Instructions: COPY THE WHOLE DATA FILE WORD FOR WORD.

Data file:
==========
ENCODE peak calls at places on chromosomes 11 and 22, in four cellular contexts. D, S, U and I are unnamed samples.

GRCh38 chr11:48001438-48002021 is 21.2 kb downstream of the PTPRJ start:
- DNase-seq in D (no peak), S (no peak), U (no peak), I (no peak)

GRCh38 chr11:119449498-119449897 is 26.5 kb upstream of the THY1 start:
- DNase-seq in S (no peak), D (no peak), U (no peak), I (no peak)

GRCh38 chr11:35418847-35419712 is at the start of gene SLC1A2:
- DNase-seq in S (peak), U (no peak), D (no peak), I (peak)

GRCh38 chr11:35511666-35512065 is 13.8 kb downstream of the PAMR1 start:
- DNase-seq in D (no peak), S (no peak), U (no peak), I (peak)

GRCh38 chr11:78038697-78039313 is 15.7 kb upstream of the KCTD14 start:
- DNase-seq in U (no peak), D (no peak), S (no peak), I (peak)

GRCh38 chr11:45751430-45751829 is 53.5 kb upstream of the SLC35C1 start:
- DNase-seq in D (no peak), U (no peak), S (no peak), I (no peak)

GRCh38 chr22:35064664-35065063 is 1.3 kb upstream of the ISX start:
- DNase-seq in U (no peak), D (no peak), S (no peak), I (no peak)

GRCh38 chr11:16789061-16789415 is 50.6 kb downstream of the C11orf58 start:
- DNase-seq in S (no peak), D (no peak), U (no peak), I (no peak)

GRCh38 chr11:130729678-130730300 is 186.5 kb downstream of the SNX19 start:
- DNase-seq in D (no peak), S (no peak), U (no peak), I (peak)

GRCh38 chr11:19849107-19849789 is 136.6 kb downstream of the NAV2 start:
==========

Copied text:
ENCODE peak calls at places on chromosomes 11 and 22, in four cellular contexts. D, S, U and I are unnamed samples.

GRCh38 chr11:48001438-48002021 is 21.2 kb downstream of the PTPRJ start:
- DNase-seq in D (no peak), S (no peak), U (no peak), I (no peak)

GRCh38 chr11:119449498-119449897 is 26.5 kb upstream of the THY1 start:
- DNase-seq in S (no peak), D (no peak), U (no peak), I (no peak)

GRCh38 chr11:35418847-35419712 is at the start of gene SLC1A2:
- DNase-seq in S (peak), U (no peak), D (no peak), I (peak)

GRCh38 chr11:35511666-35512065 is 13.8 kb downstream of the PAMR1 start:
- DNase-seq in D (no peak), S (no peak), U (no peak), I (peak)

GRCh38 chr11:78038697-78039313 is 15.7 kb upstream of the KCTD14 start:
- DNase-seq in U (no peak), D (no peak), S (no peak), I (peak)

GRCh38 chr11:45751430-45751829 is 53.5 kb upstream of the SLC35C1 start:
- DNase-seq in D (no peak), U (no peak), S (no peak), I (no peak)

GRCh38 chr22:35064664-35065063 is 1.3 kb upstream of the ISX start:
- DNase-seq in U (no peak), D (no peak), S (no peak), I (no peak)

GRCh38 chr11:16789061-16789415 is 50.6 kb downstream of the C11orf58 start:
- DNase-seq in S (no peak), D (no peak), U (no peak), I (no peak)

GRCh38 chr11:130729678-130730300 is 186.5 kb downstream of the SNX19 start:
- DNase-seq in D (no peak), S (no peak), U (no peak), I (peak)

GRCh38 chr11:19849107-19849789 is 136.6 kb downstream of the NAV2 start: